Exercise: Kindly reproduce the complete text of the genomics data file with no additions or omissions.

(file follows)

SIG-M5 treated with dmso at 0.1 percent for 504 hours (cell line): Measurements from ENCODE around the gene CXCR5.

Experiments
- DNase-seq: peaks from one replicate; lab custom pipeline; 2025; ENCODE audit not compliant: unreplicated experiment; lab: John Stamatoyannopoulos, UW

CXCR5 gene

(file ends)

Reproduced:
SIG-M5 treated with dmso at 0.1 percent for 504 hours (cell line): Measurements from ENCODE around the gene CXCR5.

Experiments
- DNase-seq: peaks from one replicate; lab custom pipeline; 2025; ENCODE audit not compliant: unreplicated experiment; lab: John Stamatoyannopoulos, UW

CXCR5 gene